Enlight is one of the best options for editing photos on iOS — it’s not quite as advanced as pro-focused apps like Affinity for iPad, but it’s powerful and versatile enough for everyday use. Today developer Lightricks is unveiling version 2 of the app, now known as Enlight Photofox, and it’s free.
Enlight cost $3.99 before, so Lightricks hopes to make money through a new subscription option — an increasingly popular approach on iOS since Apple expanded the possibilities for developers last year. This hasn’t quite overhauled the App Store from a user perspective yet, but apps like Bear, a neatly designed note-taking and writing tool, are finding success by charging for yearly access to premium features rather than with a single purchase upfront.
Enlight Photofox is taking a similar approach. The base app is free, and there’s more than enough in there to make it worth a download if you’ve never used it before. Its design can be a little overwrought at times, and you’ll need to have the patience to sit through tutorials for a lot of its features, and for some reason you can’t use it in landscape mode any more. But once you’re used to Enlight’s way of doing things, it’s a very capable piece of software for the kind of tasks you’d want to do on your phone. All of this is also true of the new free version.
If you stump up $3.99 a month, $19.99 a year, or $39.99 for a one-off purchase, however, you’ll get full access to Enlight Photofox’s major new features. Photoshop-style layers are a big part of the version 2 update, for example, but you’ll need to subscribe in order to use more than two at once. There’s also a whole subscription-only mode called Darkroom, which gives you a simple way to control various tonal parameters, along with some new film filters that I frankly found a little too heavy-handed (although you can dive in and edit the presets yourself). If you want to make more dramatic alterations, the Enlight Photofox subscription also includes a bunch of graphic elements that you can weave into your images.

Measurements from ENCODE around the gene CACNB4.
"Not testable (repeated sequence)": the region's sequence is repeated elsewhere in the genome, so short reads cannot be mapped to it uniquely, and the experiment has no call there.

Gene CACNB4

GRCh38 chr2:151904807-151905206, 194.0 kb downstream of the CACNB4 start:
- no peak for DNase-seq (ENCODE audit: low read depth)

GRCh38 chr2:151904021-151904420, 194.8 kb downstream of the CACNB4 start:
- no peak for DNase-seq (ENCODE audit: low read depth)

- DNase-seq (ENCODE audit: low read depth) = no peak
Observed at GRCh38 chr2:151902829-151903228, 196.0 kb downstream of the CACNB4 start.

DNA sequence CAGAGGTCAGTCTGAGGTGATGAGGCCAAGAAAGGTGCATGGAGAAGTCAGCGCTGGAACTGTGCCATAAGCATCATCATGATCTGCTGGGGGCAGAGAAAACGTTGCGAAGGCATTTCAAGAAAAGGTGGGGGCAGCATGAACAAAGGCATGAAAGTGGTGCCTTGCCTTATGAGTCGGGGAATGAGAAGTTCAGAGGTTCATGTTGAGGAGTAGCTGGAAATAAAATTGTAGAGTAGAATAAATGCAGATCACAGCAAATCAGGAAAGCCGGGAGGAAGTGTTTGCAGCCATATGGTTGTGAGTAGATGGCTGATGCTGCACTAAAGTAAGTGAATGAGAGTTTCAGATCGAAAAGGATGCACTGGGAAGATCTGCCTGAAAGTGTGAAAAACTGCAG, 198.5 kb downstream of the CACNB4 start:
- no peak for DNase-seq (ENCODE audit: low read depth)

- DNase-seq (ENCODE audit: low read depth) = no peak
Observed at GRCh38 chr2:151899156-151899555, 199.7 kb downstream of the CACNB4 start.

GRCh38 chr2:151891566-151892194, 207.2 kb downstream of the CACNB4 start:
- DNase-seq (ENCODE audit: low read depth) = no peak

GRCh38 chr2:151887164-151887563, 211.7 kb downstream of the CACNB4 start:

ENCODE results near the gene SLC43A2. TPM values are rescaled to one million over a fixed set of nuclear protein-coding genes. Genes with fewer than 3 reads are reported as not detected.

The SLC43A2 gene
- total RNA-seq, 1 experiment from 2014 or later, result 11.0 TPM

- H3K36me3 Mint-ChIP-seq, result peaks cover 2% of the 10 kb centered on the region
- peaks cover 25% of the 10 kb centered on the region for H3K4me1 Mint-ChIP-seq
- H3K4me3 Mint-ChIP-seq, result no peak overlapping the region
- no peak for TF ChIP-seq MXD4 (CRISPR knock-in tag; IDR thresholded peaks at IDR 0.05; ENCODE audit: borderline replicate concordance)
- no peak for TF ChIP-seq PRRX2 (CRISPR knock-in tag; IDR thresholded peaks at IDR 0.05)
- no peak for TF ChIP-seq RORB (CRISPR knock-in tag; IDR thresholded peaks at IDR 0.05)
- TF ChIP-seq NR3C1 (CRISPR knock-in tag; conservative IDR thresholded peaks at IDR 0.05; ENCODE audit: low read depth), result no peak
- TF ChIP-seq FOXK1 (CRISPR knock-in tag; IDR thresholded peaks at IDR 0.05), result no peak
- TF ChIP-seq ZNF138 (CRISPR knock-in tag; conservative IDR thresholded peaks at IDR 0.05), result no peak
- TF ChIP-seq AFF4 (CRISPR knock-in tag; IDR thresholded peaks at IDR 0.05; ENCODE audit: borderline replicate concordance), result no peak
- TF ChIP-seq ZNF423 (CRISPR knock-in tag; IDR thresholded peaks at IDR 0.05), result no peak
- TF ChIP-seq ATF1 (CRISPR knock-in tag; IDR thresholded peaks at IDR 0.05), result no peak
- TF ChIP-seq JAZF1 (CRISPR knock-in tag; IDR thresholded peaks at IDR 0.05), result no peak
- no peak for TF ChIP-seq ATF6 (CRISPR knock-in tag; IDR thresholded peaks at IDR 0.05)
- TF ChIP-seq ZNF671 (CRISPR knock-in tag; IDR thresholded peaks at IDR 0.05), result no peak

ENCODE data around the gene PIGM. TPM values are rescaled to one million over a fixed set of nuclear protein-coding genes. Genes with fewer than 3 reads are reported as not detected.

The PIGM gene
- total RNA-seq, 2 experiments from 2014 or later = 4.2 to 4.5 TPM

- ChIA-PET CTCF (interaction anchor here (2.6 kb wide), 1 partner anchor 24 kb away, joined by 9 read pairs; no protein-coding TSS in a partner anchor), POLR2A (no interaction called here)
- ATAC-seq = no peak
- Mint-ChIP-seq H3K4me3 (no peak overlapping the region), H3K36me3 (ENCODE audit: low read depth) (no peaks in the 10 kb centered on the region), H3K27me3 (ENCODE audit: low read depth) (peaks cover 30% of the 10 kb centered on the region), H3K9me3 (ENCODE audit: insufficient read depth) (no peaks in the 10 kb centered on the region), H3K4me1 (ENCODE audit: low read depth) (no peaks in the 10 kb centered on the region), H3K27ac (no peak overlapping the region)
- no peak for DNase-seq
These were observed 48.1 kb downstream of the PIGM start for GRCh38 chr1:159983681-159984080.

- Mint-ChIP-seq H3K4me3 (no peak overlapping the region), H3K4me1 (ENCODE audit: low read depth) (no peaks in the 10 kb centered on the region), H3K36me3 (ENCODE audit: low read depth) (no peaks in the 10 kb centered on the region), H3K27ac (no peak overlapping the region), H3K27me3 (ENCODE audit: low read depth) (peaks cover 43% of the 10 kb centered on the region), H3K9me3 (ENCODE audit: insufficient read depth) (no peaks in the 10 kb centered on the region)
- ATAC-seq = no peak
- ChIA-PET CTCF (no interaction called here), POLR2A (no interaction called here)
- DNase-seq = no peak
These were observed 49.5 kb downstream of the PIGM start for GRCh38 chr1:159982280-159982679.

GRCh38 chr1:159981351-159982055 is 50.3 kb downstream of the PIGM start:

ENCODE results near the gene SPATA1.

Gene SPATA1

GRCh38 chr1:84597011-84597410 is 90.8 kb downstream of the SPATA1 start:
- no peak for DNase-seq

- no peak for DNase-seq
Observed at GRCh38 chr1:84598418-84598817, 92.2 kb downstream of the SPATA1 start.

Enlight Photofox should prove to be an interesting test case for the viability of subscriptions in the App Store. Enlight was already a good app, but it’s never been harder to get smartphone users to stump up a few dollars to download this kind of thing; with Photofox, the bet is that putting the app’s core features in front of a wider audience will convince more people to pay a significant amount for advanced capabilities. That middle ground, however, has proven extremely difficult to capture in the past.